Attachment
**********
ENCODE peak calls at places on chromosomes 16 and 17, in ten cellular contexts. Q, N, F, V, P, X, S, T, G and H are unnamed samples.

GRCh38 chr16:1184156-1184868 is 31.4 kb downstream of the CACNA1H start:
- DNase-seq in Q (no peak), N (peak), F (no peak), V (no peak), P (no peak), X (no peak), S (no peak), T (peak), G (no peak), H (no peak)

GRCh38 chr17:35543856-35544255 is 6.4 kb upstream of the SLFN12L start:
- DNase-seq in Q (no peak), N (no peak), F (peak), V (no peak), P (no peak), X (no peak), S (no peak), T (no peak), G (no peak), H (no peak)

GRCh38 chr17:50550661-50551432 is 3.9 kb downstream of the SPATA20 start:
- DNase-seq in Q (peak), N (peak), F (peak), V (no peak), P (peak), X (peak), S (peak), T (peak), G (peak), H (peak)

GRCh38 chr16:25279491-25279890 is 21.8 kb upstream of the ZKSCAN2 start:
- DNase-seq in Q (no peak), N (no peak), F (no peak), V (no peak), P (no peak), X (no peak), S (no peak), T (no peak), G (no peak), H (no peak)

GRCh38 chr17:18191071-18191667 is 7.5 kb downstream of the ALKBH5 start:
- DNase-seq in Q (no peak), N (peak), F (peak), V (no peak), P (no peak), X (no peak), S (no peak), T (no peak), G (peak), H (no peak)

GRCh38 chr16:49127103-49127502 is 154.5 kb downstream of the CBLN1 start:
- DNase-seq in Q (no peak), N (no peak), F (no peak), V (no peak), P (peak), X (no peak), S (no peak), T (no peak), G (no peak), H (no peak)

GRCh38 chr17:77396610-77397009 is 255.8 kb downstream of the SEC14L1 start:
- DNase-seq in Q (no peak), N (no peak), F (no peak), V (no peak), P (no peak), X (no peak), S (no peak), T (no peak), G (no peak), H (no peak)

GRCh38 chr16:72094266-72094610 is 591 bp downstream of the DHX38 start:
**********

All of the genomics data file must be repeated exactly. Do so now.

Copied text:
ENCODE peak calls at places on chromosomes 16 and 17, in ten cellular contexts. Q, N, F, V, P, X, S, T, G and H are unnamed samples.

GRCh38 chr16:1184156-1184868 is 31.4 kb downstream of the CACNA1H start:
- DNase-seq in Q (no peak), N (peak), F (no peak), V (no peak), P (no peak), X (no peak), S (no peak), T (peak), G (no peak), H (no peak)

GRCh38 chr17:35543856-35544255 is 6.4 kb upstream of the SLFN12L start:
- DNase-seq in Q (no peak), N (no peak), F (peak), V (no peak), P (no peak), X (no peak), S (no peak), T (no peak), G (no peak), H (no peak)

GRCh38 chr17:50550661-50551432 is 3.9 kb downstream of the SPATA20 start:
- DNase-seq in Q (peak), N (peak), F (peak), V (no peak), P (peak), X (peak), S (peak), T (peak), G (peak), H (peak)

GRCh38 chr16:25279491-25279890 is 21.8 kb upstream of the ZKSCAN2 start:
- DNase-seq in Q (no peak), N (no peak), F (no peak), V (no peak), P (no peak), X (no peak), S (no peak), T (no peak), G (no peak), H (no peak)

GRCh38 chr17:18191071-18191667 is 7.5 kb downstream of the ALKBH5 start:
- DNase-seq in Q (no peak), N (peak), F (peak), V (no peak), P (no peak), X (no peak), S (no peak), T (no peak), G (peak), H (no peak)

GRCh38 chr16:49127103-49127502 is 154.5 kb downstream of the CBLN1 start:
- DNase-seq in Q (no peak), N (no peak), F (no peak), V (no peak), P (peak), X (no peak), S (no peak), T (no peak), G (no peak), H (no peak)

GRCh38 chr17:77396610-77397009 is 255.8 kb downstream of the SEC14L1 start:
- DNase-seq in Q (no peak), N (no peak), F (no peak), V (no peak), P (no peak), X (no peak), S (no peak), T (no peak), G (no peak), H (no peak)

GRCh38 chr16:72094266-72094610 is 591 bp downstream of the DHX38 start: